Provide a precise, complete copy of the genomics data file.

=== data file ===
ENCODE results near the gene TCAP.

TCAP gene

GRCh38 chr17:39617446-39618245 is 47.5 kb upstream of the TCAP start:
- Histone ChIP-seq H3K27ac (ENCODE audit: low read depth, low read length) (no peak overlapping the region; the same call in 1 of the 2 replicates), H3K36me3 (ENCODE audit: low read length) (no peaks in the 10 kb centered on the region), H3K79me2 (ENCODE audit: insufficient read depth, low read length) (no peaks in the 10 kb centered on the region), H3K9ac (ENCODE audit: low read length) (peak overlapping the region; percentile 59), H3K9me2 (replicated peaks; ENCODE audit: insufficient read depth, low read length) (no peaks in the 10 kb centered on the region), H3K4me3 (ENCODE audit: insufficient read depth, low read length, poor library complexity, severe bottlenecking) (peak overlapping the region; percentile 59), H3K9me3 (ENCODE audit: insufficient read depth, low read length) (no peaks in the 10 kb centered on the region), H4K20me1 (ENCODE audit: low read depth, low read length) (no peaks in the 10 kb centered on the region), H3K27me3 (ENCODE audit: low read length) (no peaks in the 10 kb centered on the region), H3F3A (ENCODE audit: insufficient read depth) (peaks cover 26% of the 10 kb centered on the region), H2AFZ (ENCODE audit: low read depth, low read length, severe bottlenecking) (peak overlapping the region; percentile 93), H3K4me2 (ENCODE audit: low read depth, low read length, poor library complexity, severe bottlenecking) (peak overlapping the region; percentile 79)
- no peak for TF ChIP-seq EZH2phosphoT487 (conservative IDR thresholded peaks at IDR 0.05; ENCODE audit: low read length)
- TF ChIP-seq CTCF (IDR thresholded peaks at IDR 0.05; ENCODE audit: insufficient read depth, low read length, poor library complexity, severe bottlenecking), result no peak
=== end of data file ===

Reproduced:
ENCODE results near the gene TCAP.

TCAP gene

GRCh38 chr17:39617446-39618245 is 47.5 kb upstream of the TCAP start:
- Histone ChIP-seq H3K27ac (ENCODE audit: low read depth, low read length) (no peak overlapping the region; the same call in 1 of the 2 replicates), H3K36me3 (ENCODE audit: low read length) (no peaks in the 10 kb centered on the region), H3K79me2 (ENCODE audit: insufficient read depth, low read length) (no peaks in the 10 kb centered on the region), H3K9ac (ENCODE audit: low read length) (peak overlapping the region; percentile 59), H3K9me2 (replicated peaks; ENCODE audit: insufficient read depth, low read length) (no peaks in the 10 kb centered on the region), H3K4me3 (ENCODE audit: insufficient read depth, low read length, poor library complexity, severe bottlenecking) (peak overlapping the region; percentile 59), H3K9me3 (ENCODE audit: insufficient read depth, low read length) (no peaks in the 10 kb centered on the region), H4K20me1 (ENCODE audit: low read depth, low read length) (no peaks in the 10 kb centered on the region), H3K27me3 (ENCODE audit: low read length) (no peaks in the 10 kb centered on the region), H3F3A (ENCODE audit: insufficient read depth) (peaks cover 26% of the 10 kb centered on the region), H2AFZ (ENCODE audit: low read depth, low read length, severe bottlenecking) (peak overlapping the region; percentile 93), H3K4me2 (ENCODE audit: low read depth, low read length, poor library complexity, severe bottlenecking) (peak overlapping the region; percentile 79)
- no peak for TF ChIP-seq EZH2phosphoT487 (conservative IDR thresholded peaks at IDR 0.05; ENCODE audit: low read length)
- TF ChIP-seq CTCF (IDR thresholded peaks at IDR 0.05; ENCODE audit: insufficient read depth, low read length, poor library complexity, severe bottlenecking), result no peak